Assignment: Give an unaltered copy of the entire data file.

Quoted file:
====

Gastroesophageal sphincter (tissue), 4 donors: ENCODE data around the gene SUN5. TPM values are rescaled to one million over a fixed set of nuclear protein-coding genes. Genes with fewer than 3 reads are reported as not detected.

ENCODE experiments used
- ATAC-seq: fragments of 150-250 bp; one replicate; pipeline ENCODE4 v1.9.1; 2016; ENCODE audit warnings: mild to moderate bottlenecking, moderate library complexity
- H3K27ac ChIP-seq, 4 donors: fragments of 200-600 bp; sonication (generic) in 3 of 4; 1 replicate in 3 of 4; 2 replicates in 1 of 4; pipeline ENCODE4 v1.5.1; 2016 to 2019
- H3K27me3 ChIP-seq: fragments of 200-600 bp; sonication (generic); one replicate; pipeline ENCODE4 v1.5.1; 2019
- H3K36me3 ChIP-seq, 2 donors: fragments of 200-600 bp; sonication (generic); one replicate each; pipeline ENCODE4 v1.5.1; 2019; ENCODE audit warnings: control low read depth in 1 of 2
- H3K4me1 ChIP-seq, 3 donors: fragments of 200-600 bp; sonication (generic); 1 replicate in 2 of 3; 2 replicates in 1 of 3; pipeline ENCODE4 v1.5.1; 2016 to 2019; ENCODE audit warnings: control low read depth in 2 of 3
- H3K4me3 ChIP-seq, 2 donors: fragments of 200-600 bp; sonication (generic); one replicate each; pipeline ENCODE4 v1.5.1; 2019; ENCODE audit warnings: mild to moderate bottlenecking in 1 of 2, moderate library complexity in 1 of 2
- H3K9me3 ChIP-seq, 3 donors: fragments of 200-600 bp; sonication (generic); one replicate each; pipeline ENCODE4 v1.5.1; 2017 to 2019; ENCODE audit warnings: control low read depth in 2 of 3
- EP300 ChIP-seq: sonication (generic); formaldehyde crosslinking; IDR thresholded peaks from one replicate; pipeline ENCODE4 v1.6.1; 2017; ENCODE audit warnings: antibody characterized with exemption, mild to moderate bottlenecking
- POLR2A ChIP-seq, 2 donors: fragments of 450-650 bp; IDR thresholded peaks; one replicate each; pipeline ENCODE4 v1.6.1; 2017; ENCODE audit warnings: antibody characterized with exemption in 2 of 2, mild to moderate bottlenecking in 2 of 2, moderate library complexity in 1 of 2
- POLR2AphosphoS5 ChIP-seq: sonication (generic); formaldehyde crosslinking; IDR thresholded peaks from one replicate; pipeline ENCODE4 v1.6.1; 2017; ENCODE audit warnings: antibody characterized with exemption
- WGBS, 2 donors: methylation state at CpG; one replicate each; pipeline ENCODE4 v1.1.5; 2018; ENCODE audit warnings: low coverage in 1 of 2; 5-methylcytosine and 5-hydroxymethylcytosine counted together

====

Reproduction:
Gastroesophageal sphincter (tissue), 4 donors: ENCODE data around the gene SUN5. TPM values are rescaled to one million over a fixed set of nuclear protein-coding genes. Genes with fewer than 3 reads are reported as not detected.

ENCODE experiments used
- ATAC-seq: fragments of 150-250 bp; one replicate; pipeline ENCODE4 v1.9.1; 2016; ENCODE audit warnings: mild to moderate bottlenecking, moderate library complexity
- H3K27ac ChIP-seq, 4 donors: fragments of 200-600 bp; sonication (generic) in 3 of 4; 1 replicate in 3 of 4; 2 replicates in 1 of 4; pipeline ENCODE4 v1.5.1; 2016 to 2019
- H3K27me3 ChIP-seq: fragments of 200-600 bp; sonication (generic); one replicate; pipeline ENCODE4 v1.5.1; 2019
- H3K36me3 ChIP-seq, 2 donors: fragments of 200-600 bp; sonication (generic); one replicate each; pipeline ENCODE4 v1.5.1; 2019; ENCODE audit warnings: control low read depth in 1 of 2
- H3K4me1 ChIP-seq, 3 donors: fragments of 200-600 bp; sonication (generic); 1 replicate in 2 of 3; 2 replicates in 1 of 3; pipeline ENCODE4 v1.5.1; 2016 to 2019; ENCODE audit warnings: control low read depth in 2 of 3
- H3K4me3 ChIP-seq, 2 donors: fragments of 200-600 bp; sonication (generic); one replicate each; pipeline ENCODE4 v1.5.1; 2019; ENCODE audit warnings: mild to moderate bottlenecking in 1 of 2, moderate library complexity in 1 of 2
- H3K9me3 ChIP-seq, 3 donors: fragments of 200-600 bp; sonication (generic); one replicate each; pipeline ENCODE4 v1.5.1; 2017 to 2019; ENCODE audit warnings: control low read depth in 2 of 3
- EP300 ChIP-seq: sonication (generic); formaldehyde crosslinking; IDR thresholded peaks from one replicate; pipeline ENCODE4 v1.6.1; 2017; ENCODE audit warnings: antibody characterized with exemption, mild to moderate bottlenecking
- POLR2A ChIP-seq, 2 donors: fragments of 450-650 bp; IDR thresholded peaks; one replicate each; pipeline ENCODE4 v1.6.1; 2017; ENCODE audit warnings: antibody characterized with exemption in 2 of 2, mild to moderate bottlenecking in 2 of 2, moderate library complexity in 1 of 2
- POLR2AphosphoS5 ChIP-seq: sonication (generic); formaldehyde crosslinking; IDR thresholded peaks from one replicate; pipeline ENCODE4 v1.6.1; 2017; ENCODE audit warnings: antibody characterized with exemption
- WGBS, 2 donors: methylation state at CpG; one replicate each; pipeline ENCODE4 v1.1.5; 2018; ENCODE audit warnings: low coverage in 1 of 2; 5-methylcytosine and 5-hydroxymethylcytosine counted together